Photo © Barbara Radisavljevic

Tricky Payment Procedures

Today I once again found myself shouting at the phone as I listened to a voice menu. I was trying to allocate a credit card payment to a specific promotional balance. There is no prompt for that on the voice menu. I won’t name the credit card. Perhaps you also use it when you pay for medical, dental, and related services.

This card makes it very easy to charge your fees when services are provided. If your fee reaches a certain minimum, which varies with the provider, you can take advantage of a promotional offer that may delay interest charges for up to 18 months. If you pay the balance of that account before the end of the promotional expiration date, you won’t have to pay the interest at all. It’s a great deal — as long as you pay off that balance on time.

What you should know is that some banks make it as hard as they can for you to do that. I have learned in past months that I can no longer just go online and make my minimum required payment. I have to make my payment online and then call a representative to have part of the payment allocated toward paying the balance that will come due next.

The image above from a previous statement shows in the third column how much deferred interest will be due if I don’t pay the balance off completely before the promotion expires. Today I wanted to pay the remaining balance on the offer expiring next month, which is now less than $200. If I don’t, I will owe that balance plus the entire deferred interest of $500.87.

Here’s why I was screaming at the phone

There was something new on the automated voice menu. They wanted to charge me a $10 service fee for making that phone payment if I did not use their automated system. But they won’t let you use the automated system to allocate the payment. You cannot do it unless you go through a live representative. (Last month I was allowed to make a payment by phone for free and then ask the rep to allocate the payment after she had accepted it.) The procedure seems to change each month. I write it down so I can follow the current method the next month.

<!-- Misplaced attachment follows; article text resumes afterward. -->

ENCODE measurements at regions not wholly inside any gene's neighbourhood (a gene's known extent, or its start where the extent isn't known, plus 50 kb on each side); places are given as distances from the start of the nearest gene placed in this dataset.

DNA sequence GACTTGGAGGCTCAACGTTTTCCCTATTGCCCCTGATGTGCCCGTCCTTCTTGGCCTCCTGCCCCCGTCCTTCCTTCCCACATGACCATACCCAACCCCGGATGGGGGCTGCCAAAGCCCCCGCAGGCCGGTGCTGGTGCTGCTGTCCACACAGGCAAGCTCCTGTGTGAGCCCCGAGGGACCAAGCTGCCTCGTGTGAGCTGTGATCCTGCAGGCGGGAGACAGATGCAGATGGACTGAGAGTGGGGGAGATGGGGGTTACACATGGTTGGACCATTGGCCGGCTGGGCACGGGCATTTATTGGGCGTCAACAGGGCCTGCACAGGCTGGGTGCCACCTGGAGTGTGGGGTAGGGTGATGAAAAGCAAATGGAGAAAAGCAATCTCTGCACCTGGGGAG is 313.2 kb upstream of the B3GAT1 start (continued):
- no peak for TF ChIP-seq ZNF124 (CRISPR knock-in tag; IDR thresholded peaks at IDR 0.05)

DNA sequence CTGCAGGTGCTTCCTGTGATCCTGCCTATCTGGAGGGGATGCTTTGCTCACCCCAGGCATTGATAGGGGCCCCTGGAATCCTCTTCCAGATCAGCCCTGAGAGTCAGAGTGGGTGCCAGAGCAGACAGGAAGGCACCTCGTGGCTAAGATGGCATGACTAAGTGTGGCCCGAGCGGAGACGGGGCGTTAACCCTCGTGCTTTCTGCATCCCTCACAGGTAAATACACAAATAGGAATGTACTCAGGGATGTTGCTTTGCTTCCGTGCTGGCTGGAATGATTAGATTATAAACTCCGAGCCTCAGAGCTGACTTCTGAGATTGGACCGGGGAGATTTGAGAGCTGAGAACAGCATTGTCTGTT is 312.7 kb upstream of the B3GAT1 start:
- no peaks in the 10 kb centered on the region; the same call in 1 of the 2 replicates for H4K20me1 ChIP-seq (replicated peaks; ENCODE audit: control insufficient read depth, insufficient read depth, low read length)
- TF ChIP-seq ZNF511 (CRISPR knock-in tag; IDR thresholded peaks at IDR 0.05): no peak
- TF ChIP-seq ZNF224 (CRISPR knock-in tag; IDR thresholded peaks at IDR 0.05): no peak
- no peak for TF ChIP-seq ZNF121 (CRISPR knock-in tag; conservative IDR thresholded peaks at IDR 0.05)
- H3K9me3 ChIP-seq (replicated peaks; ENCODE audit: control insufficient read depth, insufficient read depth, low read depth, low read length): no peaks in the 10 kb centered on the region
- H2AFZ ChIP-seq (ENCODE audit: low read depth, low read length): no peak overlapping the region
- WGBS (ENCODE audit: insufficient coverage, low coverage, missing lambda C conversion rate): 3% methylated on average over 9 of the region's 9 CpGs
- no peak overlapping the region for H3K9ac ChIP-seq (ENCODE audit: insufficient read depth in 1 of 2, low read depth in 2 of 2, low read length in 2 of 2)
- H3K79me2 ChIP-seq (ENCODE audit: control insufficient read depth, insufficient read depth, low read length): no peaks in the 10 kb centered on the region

I checked the help files online to see if I’d missed something. But everything led back to the same number I had called and the same voice menu.

So How Does One Allocate Payments without a Service Charge?

I called the number again and after another infuriating romp through the menu options, I finally got a representative on the phone. I asked her how to allocate my extra payment without paying the $10 service charge by using a representative. She said they can waive the fee if that’s why you are calling.

If you find yourself caught in this predicament, here is the procedure to use with this particular bank and credit card. It may also be true for dealing with others.

  1. Make your payment as usual online or by using the free automated phone system.
  2. The same day use the 800 number on the back of your card or on your statement and speak to a customer service representative. Tell her you want to allocate a payment you just made. Ask her to waive the service fee. Be sure to write down the representative’s name on your copy of the statement.
Image by Tumisu from Pixabay

Customer Beware!

Banks don’t like loaning money for free. They make their offers attractive to those who need money fast for big bills. Before using any credit card promotional offer, read all the terms, and especially the fine print. Don’t assume anything. All credit cards and banks have their own policies.

Before using any credit card promotional offer, read all the terms, and especially the fine print. Don’t assume anything.

Sometimes one has to use credit card promotional offers to pay large unexpected bills. So far we have used this card to save thousands of dollars in interest by taking advantage of these offers when we have large dental bills. So we are willing to put up with the inconvenience of having to call in every month to keep current. We don’t like it, but I concede what I save in interest pays for my time and frustration.

Christian, bereaved adoptive mom, blogger, amateur nature photographer, voracious reader. Married 54 years. Central Coast of California.

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